Heaney treads his way through his cherished Ulster landscape. He does not identify the location but Wintering Out features the Moyola of Heaney’s childhood and the bridge at Broagh both of which fit the bill admirably. His uncertainties suggest that he is far from home and dipping into his Irish memory bank.
The narrative unfolds in May when springtime sets everything in motion, not least poetic emotions.
The poet paints a post-card from snippets of memory: a place with a the bridge ; a spot where startled fish distorted reflections on the river’s surface Trout were flipping the sky / Into smithereens); a welcome point at which to stop a while (the stones/ Of the wall warmed me).
His footsteps take him from the bridge onto a riverbank of thirsty plants (Wading green stems) with delicate eared lugs of leaf, easily damaged (untangle and bruise ) a frail outflowing of Nature (tiny gushers of juice).
He observes his damp shoes, ill-equipped for marshy conditions (My toecaps sparkle now) especially when treading vulnerable ground (the soft fontanel/ Of lreland). Allegory is never far away: Ulster society is in danger of being trampled.
Hallowed ground creates a moral duty: put on footwear of old (I should wear/ Hide shoes) and to bear discomfort as a kind of penance: the hair next my skin.
Heaney dips uncertainly into his memory bank: Wasn’t there a spa-well with greenery festooning its boundary wall (Its coping grassy, pendent) and a stream that flowed across the carriageway (the spring issuing /Right across the tarmac)?
Wherever he is located at this instance Heaney is intent (I’m out) upon thinking home thoughts, specifically of that village with its iconic Irish features: construction (low sills); fragrant) smells; indigenous plants (lady smock and celandine) and a mysterious, otherworldly magic: Marshlights in the summer dark.
- flipping: turning upside down with quick movement;
- smithereens: into tiny pieces (19th c. Irish derivation);
- lug: resembling an ear of the flap of a cap; something that can be gripped and pulled;
- gusher: flower stem compared to an oil well that flows without pumping;
- toecaps: rounded front part of a shoe protecting the toes;
- fontanel: (Heaney uses the US version) vulnerable spaces between the bones of a fetus/ baby skull where ossification is not complete;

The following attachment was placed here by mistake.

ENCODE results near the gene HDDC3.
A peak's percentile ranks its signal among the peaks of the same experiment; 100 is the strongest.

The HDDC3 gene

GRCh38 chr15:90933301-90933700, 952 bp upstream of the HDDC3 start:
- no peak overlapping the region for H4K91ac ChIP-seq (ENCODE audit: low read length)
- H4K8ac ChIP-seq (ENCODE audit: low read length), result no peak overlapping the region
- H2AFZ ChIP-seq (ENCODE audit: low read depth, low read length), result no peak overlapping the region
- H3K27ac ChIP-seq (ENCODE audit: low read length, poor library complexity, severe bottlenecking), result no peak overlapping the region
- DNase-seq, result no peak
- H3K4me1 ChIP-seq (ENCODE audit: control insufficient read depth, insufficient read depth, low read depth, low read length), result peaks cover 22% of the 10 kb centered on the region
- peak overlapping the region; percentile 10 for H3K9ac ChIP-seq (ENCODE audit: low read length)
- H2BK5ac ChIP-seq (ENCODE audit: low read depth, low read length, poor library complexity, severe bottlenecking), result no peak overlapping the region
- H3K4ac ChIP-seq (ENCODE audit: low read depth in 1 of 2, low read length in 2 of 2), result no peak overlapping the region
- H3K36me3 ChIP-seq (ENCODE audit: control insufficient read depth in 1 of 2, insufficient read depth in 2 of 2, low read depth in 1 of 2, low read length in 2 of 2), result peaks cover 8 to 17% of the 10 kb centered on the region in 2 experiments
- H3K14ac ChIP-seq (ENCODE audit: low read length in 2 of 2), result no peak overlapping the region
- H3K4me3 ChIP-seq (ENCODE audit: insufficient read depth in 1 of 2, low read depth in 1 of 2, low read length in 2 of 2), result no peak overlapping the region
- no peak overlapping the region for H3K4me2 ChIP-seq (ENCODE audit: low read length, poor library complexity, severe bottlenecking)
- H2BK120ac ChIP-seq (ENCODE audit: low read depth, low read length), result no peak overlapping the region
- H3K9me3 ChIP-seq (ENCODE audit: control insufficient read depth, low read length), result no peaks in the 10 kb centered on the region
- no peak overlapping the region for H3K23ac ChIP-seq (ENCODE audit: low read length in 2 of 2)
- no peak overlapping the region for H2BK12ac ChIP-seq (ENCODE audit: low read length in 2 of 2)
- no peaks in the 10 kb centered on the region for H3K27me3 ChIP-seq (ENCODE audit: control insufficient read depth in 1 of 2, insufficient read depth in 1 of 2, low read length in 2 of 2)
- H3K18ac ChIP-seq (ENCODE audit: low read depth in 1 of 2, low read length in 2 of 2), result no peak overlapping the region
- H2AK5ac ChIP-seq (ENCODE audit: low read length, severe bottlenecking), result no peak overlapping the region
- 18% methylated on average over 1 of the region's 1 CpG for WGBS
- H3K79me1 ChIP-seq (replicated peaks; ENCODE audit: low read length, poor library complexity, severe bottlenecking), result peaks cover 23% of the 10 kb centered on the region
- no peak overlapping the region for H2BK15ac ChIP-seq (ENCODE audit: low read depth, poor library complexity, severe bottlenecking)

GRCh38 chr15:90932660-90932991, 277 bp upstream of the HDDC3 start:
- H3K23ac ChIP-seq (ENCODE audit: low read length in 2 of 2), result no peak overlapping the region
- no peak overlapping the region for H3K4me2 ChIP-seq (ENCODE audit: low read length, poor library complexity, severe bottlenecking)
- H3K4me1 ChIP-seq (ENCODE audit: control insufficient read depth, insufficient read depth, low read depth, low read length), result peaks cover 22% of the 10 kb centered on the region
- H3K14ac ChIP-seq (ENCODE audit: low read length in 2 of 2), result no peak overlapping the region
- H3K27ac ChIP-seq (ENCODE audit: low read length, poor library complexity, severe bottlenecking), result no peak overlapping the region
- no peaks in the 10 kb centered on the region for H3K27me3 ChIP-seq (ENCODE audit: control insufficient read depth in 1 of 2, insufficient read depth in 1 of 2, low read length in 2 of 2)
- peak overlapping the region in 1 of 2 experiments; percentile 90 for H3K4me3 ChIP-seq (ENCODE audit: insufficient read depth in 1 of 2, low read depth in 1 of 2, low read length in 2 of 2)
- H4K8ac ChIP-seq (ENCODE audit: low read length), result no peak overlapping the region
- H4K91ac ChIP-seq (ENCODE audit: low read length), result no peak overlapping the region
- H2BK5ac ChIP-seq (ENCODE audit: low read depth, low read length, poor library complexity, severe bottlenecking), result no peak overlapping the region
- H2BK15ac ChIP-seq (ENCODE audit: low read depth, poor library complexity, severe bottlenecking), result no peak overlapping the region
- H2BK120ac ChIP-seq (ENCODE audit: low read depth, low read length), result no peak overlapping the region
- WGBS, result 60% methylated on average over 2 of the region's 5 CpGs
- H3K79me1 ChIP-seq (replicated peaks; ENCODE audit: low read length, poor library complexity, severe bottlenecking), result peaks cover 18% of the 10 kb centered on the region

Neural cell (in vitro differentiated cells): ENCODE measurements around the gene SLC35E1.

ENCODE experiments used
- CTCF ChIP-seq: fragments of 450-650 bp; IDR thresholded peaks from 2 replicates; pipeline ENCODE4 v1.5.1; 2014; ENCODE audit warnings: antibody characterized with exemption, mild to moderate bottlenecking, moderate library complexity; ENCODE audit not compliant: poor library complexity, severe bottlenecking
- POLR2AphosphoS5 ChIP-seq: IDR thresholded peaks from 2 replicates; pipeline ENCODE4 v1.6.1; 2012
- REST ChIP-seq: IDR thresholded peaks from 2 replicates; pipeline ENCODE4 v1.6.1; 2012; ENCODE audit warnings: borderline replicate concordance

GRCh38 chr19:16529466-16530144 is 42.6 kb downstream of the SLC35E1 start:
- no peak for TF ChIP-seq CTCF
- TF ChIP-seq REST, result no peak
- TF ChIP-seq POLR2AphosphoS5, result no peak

- hide shoes: made of tanned animal skin, one side smooth, the other rough:
- spa-well: a location where mineral spring waters emerge from at ground level/ above ground;
- coping: the uppermost course of brick or stone on a wall;
- pendent: overhanging;
- sill: shelf of stone beneath a window;
- ladysmock: a wild flower common in Ireland also known as Cuckooflower;
- celandine: a common yellow flower of the buttercup family;
- marshlights: atmospheric, ghostly lights seen at night almost certainly the spontaneous combustion of natural gases; source of many tales of folk-lore;
5 quatrains in 5 sentences; line length of 5-7 syllables; unrhymed;
the balance of enjambed lines and punctuation regulates the breath groups of oral delivery;
verb tenses: simple then continuous past of a recalled moment in the past replaced by the present tense of a return visit;
‘flipping’ conflates visual and sound images; fish convulsion converting river into tiny drops: ‘smithereens’;
a time and a homely place to be : ‘May … warmed’;
pointers to Irish/ Ulster climate: ‘wading …gushers … sparkle’; modal ‘should’ with the sense of ‘ought’ (thinking earlier would have helped define his Ulster/ Irish identity);
personification: Ireland has a skull and frail bone structure; ‘fontanel’: to avoid damaging the environment soft early Irish footwear (‘hide’) is to be recommended;
question that tests memory; ‘pendent’ meets a rhythmic need that ‘overhanging’ would not;
mission created: ‘out to’; also ‘out’, in the fresh air, not indoors;
final couplet defines Irish bounty as both ordinary (beautiful but common flora) and yet phenomenal, unique (‘marshlights’);
- Heaney is a meticulous craftsman using combinations of vowel and consonant to form a poem that is something to be listened to;
- the music of the poem: fourteen assonant strands are woven into the text; Heaney places them grouped within specific areas to create internal rhymes , or reprises them at intervals or threads them through the text.
- alliterative effects allow pulses or beats or soothings or hissings or frictions of consonant sound to modify the assonant melodies:
- the first two lines, for example, bring together a cluster of plosives ( alveolar [d] [t],velar [k]) alongside gentle sounds (sibilant [s] bilabial [w]) interspersed with nasal [n] and [m];
- it is well worth teasing out the sound clusters for yourself to admire the poet’s sonic engineering:
- Consonants (with their phonetic symbols) can be classed according to where in the mouth they occur
- Front-of-mouth sounds voiceless bi-labial plosive [p] voiced bi-labial plosive [b]; voiceless labio-dental fricative [f] voiced labio-dental fricative [v]; bi-labial nasal [m]; bilabial continuant [w]
- Behind-the-teeth sounds voiceless alveolar plosive [t] voiced alveolar plosive [d]; voiceless alveolar fricative as in church match [tʃ]; voiced alveolar fricative as in judge age [dʒ]; voiceless dental fricative [θ] as in thin path; voiced dental fricative as in this other [ð]; voiceless alveolar fricative [s] voiced alveolar fricative [z]; continuant [h] alveolar nasal [n] alveolar approximant [l]; alveolar trill [r]; dental ‘y’ [j] as in yet
- Rear-of-mouth sounds voiceless velar plosive [k] voiced velar plosive [g]; voiceless post-alveolar fricative [ʃ] as in ship sure, voiced post- alveolar fricative [ʒ] as in pleasure; palatal nasal [ŋ] as in ring/ anger.